The scissors of sleep. Depending on chronotype, sleep duration can be very different between work days and free days.
Chronotypes vary with age:
Young children are relatively early chronotypes (to the distress of many young parents), and then gradually become later. During puberty and adolescence humans become true night owls, and then around twenty years of age reach a turning point and become earlier again for the rest of their lives. On average, women reach this turning point at nineteen and a half while men start to become earlier again at twenty-one … [T]his clear turning point in the developmental changes of chronotype … [is] the first biological marker for the end of adolescence.
Roenneberg points out that in our culture, there is a great disconnect between teenagers’ biological abilities and our social expectations of them, encapsulated in what is known as the disco hypothesis — the notion that if only teens would go to bed earlier, meaning not party until late, they’d be better able to wake up clear-headed and ready for school at the expected time. The data, however, indicate otherwise — adolescents’ internal time is shifted so they don’t find sleep before the small hours of the night, a pattern also found in the life cycle of rodents.
Here, we brush up against a painfully obtrusive cultural obstacle: School starts early — as early as 7 A.M. in some European countries — and teens are expected to perform well on a schedule not designed with their internal time in mind. As a result, studies have shown that many students show the signs of narcolepsy — a severe sleeping disorder that makes one fall asleep at once when given the chance, immediately entering REM sleep. The implications are worrisome:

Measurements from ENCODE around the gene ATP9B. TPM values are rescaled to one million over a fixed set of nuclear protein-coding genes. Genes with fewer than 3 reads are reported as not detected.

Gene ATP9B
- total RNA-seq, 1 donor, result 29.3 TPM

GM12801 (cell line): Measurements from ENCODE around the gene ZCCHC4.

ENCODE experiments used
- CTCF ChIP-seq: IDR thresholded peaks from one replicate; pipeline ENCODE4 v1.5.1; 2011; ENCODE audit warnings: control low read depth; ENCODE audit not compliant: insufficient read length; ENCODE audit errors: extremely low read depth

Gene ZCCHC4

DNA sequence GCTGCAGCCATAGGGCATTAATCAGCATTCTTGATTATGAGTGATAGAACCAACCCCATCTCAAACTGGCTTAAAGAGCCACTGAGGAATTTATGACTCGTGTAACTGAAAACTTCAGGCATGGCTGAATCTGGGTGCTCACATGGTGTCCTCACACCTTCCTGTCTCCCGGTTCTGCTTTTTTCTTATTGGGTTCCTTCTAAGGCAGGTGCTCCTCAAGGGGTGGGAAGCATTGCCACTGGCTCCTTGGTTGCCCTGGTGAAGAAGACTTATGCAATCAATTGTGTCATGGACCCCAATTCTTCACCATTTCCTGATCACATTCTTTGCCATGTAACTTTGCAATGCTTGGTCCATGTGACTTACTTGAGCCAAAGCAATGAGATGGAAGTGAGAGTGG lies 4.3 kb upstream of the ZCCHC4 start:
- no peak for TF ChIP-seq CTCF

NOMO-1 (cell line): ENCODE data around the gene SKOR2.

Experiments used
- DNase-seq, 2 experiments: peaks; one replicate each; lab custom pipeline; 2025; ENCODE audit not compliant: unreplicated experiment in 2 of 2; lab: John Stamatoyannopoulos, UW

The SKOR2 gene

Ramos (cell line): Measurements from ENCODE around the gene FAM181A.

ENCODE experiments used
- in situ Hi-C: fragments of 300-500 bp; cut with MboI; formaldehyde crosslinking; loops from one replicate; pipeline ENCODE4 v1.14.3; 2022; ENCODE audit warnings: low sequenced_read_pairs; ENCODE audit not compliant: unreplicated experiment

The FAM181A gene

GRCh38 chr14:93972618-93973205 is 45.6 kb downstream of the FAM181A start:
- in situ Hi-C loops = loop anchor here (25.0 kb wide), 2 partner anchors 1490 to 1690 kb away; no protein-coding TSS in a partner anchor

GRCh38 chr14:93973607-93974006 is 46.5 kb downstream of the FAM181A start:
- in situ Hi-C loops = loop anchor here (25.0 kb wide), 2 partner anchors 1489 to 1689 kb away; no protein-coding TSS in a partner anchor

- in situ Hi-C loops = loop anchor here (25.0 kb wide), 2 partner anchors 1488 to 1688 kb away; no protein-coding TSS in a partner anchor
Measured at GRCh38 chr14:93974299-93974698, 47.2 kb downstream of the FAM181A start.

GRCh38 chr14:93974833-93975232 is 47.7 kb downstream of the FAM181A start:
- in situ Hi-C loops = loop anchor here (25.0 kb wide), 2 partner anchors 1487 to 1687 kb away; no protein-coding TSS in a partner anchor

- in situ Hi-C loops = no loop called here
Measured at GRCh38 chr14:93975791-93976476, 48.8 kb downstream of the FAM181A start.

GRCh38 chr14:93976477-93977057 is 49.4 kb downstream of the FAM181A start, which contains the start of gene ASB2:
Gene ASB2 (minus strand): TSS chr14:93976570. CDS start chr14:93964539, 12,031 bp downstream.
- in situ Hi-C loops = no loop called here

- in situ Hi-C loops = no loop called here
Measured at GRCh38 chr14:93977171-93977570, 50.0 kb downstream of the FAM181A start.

Teenagers need around eight to ten hours of sleep but get much less during their workweek. A recent study found that when the starting time of high school is delayed by an hour, the percentage of students who get at least eight hours of sleep per night jumps from 35.7 percent to 50 percent. Adolescent students’ attendance rate, their performance, their motivation, even their eating habits all improve significantly if school times are delayed.
(Speaking from experience, this could also be extrapolated about work times and professional event times — conference organizers, are you paying attention?)
Roenneberg cites a Danish project, which eliminated timetables entirely and left the decision about when to arrive at school up to the students, based on a vision that schools should be regarded as service centers that tailor their service to what’s best for their customers — an optimal environment for achieving the best education possible.
Similar detrimental effects of social jet lag are found in shift work, which Roenneberg calls “one of the most blatant assaults on the body clock in modern society.” (And while we may be tempted to equate shift work with the service industry, any journalist, designer, developer, or artist who works well into the night on deadline can relate — hey, it’s well past midnight again as I’m writing this.) In fact, the World Health Organization recently classified “shift work that involves circadian disruption” as a potential cause of cancer, and the consequences of social jet lag and near-narcolepsy extend beyond the usual suspects of car accidents and medical errors:
We are only beginning to understand the potentially detrimental consequences of social jet lag. One of these has already been worked out with frightening certainty: the more severe the social jet lag that people suffer, the more likely it is that they are smokers. Tis is not a question of quantity (number of cigarettes per day) but simple whether they are smokers or not … Statistically, we experience the worst social jet lag as teenagers, when our body clocks are drastically delayed for biological reasons, but we still have to get up at the same traditional times for school. This coincides with the age when most individuals start smoking. Assuredly there are many different reasons people start smoking at that age, but social jet lag certainly contributes to the risk.